Change: A series of poetry in the age of austerity
A collection for our times
In these hyperactively political times it is refreshing to have this collection to remind us of the genuine morality for which we should struggle, something too often lost in the unpleasant, mud-slinging world of hysterical fakery and scaremongering which seems to have infected our culture.
Be it the education system and its role in the whitewashing of history, the unwillingness of some to empathise with what they consider ‘foreign’, the outright hypocrisy of racist sentiment, the persisting demonisation of the needy, the unaddressed scandal of homelessness, or the role our ruling class has played in betraying the sacrifices made by our ancestors to build a post-war Britain in which all should live in dignity – this collection exposes the accumulation of injustice and the historical cycle of repression implicit in such issues.
An early treat in this collection, Gove’s Lasting Legacy, is a take-down of our erstwhile education secretary and his cheap elitist view of what an education should resemble: bombardment, rote-learning, and tests, the memorialising the of kings and their glorious wars, an imperialist rose with its thorns kept from sight, accumulating inevitably into a debt trap from which even the most purely minded of graduates can best hope to escape by capitulating to a system of subjugation and capital they are likely to abhor. It is a pithy remark on the state of what passes for education in Britain.
The casual hatred and dismissal of Muslims, so prevalent in Britain today, is dealt with several times in this collection. In Who Cares For A Life, the hypocrisy of the choices about whose deaths are mourned is exposed. Blaming a religion, the entire Muslim Ummah, from a position of ignorance when perpetrators of violence can be labelled as ‘foreign’ or ‘terrorist’, is one of the more horrific aspects of the terror-wars into which Britain so blindly bounced itself. The poem appeals to solidarity between human beings over the reckless hatred propounded by our media on a daily basis. It is easy to blame those ‘Muslim demons’ when our culture has so willingly plunged itself into ignorance about Islam, its nuances and moral pillars. The backward values by which we judge our lives to be worth more than ‘foreigners’ in whose suffering we are directly complicit is a sad fact of our times, and one which is examined directly.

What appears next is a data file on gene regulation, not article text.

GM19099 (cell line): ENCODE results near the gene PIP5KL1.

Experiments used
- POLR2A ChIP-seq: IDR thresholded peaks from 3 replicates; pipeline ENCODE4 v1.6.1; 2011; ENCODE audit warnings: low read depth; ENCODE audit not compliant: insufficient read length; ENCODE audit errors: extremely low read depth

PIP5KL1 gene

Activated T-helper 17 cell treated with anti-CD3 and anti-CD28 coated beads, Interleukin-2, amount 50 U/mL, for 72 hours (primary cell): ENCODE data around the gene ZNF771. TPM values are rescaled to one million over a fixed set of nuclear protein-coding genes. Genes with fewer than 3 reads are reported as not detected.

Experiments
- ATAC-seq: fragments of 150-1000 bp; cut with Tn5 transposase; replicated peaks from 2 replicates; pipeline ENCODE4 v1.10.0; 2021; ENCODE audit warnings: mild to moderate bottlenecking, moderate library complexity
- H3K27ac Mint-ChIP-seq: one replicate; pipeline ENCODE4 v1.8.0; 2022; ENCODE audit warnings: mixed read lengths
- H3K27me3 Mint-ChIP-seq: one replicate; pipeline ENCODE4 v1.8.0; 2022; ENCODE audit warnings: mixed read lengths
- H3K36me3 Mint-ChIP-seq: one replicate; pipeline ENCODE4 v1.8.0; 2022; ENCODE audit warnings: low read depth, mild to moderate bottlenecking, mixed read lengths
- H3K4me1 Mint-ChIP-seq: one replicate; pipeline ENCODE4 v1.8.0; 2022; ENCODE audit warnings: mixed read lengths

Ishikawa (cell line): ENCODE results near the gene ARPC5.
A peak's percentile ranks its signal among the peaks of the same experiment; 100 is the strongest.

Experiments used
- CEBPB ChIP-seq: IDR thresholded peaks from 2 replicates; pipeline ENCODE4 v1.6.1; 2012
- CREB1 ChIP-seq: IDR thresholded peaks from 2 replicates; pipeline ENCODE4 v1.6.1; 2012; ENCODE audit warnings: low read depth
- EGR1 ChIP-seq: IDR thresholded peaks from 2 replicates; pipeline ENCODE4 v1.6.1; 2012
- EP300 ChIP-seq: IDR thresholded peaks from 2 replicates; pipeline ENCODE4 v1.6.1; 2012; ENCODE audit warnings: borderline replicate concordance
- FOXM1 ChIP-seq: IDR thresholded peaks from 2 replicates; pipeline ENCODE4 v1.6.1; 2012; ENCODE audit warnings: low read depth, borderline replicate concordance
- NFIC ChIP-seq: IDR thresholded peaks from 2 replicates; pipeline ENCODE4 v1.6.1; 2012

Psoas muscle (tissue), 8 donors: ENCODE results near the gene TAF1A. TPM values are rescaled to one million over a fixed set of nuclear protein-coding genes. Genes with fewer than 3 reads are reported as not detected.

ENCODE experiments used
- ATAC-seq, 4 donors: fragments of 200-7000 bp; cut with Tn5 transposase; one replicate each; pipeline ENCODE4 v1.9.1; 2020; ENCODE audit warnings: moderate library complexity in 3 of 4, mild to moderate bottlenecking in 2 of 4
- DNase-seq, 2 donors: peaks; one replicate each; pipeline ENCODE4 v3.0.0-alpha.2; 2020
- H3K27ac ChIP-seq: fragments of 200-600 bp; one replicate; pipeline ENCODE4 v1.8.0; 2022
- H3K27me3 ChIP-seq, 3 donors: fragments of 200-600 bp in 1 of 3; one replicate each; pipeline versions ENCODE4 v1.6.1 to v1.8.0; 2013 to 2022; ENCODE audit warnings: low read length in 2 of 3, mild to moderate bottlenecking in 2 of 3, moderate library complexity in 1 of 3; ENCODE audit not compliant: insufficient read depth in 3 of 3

In The Vagrancy Act 1824, the author explores the historical roots of an ongoing discrimination against the victims of homelessness. Lives which are criminalised through their descent into misfortune, people blamed for the ills which society has wrought on them, austerity measures and the rise in homelessness which naturally follow their implementation, and a ruling class which has wilfully blinded itself to these facts; this poem, charming and effective in its construction, is one from which even the most hardened reader will sense clearly the injustices we have accepted as a given. It is a poem which will serve to remind us that the faces which are so often ignored in our streets are as human as ourselves. Just as human, perhaps, as the ministers and governors who have abandoned them for centuries to their fate? Time does not heal all wounds, as this poem so bluntly points out.
Perhaps the most personal and robust of the poems in this collection is The Suffering of a Survivor, a dissection of the double-standards which still cling most horribly to the subject of rape and sexual exploitation. Notable also is #MentalHealthAwareness, a poem about mental health and social media reactions to it which demonstrates how our ego will often eclipse the issues we profess to care about when posting onto the internet. It skewers the hypocritical short-termism of a ‘hash-tag generation’ who will likely forget in a day what they have ‘shared’.
As one reads through the poems, an illustration of the double standards which apply across our rather stratified society will construct itself in the minds’ eye; leading not to merely to sadness or despair, but to a renewed sense that we must fight harder and more vehemently to right such wrongs. We should not turn the other cheek to racists. We should not ignore the vast inequalities we are told are inevitable. We should not swallow the lies in our media. We should call out, fight back, and examine what is put before us. We should value the truth, justice, and solidarity between all people. It is too easy to forget. This collection and its moral message will help keep the flame burning inside us.
All in all this collection is incredibly worthwhile. There are humorous poems, melancholy poems, uplifting poems, poems which make you seethe, and many more besides. The contemporary setting, coupled also with a historic sense of justice, make for an instantly relatable read.